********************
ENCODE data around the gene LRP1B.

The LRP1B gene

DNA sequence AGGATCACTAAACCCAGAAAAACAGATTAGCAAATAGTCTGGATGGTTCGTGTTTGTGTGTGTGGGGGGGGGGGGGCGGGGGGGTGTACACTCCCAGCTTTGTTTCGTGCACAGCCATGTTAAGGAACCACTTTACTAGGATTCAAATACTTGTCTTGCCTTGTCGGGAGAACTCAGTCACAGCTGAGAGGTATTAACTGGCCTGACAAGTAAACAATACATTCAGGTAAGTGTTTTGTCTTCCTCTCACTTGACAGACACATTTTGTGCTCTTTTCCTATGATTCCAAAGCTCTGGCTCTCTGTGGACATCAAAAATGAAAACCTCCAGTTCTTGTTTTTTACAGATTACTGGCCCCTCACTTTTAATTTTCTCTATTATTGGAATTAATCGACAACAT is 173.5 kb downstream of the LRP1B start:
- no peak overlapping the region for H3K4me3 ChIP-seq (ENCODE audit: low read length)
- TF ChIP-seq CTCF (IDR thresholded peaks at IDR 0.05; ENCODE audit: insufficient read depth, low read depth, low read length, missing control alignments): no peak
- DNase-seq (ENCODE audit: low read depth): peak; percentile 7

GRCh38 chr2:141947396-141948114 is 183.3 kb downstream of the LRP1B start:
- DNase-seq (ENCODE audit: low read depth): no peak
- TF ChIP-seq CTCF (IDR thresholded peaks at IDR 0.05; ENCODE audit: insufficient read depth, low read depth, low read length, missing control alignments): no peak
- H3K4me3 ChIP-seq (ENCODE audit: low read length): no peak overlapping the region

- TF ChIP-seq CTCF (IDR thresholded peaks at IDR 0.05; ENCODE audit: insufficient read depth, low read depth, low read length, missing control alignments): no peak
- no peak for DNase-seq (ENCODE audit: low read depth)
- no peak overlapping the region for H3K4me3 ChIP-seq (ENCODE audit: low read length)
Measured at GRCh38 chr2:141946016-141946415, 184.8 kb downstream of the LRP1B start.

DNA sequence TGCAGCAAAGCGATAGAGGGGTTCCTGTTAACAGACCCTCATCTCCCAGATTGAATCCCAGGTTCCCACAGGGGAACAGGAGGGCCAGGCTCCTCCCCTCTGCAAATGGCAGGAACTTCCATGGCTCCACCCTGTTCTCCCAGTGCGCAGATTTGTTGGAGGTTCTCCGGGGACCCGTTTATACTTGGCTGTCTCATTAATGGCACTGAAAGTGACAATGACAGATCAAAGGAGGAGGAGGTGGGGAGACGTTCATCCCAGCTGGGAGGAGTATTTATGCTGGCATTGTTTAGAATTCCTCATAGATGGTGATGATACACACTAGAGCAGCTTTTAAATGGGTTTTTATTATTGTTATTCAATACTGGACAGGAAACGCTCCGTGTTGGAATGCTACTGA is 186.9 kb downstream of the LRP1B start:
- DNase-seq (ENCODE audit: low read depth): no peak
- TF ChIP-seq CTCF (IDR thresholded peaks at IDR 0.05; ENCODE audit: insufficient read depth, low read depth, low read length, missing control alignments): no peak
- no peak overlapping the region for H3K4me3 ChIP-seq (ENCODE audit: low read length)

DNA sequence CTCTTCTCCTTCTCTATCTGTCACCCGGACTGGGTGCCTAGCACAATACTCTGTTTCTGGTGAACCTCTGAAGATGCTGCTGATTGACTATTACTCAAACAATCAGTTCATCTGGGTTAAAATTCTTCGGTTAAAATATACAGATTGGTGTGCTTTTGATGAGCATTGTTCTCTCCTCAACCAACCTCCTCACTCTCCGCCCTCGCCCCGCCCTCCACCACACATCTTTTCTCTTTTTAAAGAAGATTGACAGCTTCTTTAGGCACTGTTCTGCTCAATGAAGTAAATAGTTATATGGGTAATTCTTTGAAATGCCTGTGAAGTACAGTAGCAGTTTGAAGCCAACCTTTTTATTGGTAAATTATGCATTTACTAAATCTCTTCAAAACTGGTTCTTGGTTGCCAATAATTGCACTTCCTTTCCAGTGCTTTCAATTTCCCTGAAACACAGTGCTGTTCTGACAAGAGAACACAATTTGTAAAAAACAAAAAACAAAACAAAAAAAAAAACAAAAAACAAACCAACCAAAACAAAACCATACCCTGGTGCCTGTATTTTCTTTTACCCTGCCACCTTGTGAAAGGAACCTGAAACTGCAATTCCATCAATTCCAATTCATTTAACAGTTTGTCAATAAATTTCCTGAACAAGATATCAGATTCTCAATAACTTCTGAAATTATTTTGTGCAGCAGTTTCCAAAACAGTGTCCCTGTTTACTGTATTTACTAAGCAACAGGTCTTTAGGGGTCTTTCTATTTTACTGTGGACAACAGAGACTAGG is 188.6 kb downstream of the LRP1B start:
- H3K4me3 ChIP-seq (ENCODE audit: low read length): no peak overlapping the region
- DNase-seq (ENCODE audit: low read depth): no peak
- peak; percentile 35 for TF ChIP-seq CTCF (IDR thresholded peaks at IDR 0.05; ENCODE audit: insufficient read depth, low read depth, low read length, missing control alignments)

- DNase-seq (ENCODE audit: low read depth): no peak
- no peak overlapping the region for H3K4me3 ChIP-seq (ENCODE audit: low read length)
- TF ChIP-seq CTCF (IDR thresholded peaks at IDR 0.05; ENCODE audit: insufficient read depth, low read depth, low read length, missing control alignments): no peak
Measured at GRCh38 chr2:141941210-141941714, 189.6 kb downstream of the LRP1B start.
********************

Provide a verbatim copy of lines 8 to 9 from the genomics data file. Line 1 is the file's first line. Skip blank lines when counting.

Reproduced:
- DNase-seq (ENCODE audit: low read depth): no peak
- TF ChIP-seq CTCF (IDR thresholded peaks at IDR 0.05; ENCODE audit: insufficient read depth, low read depth, low read length, missing control alignments): no peak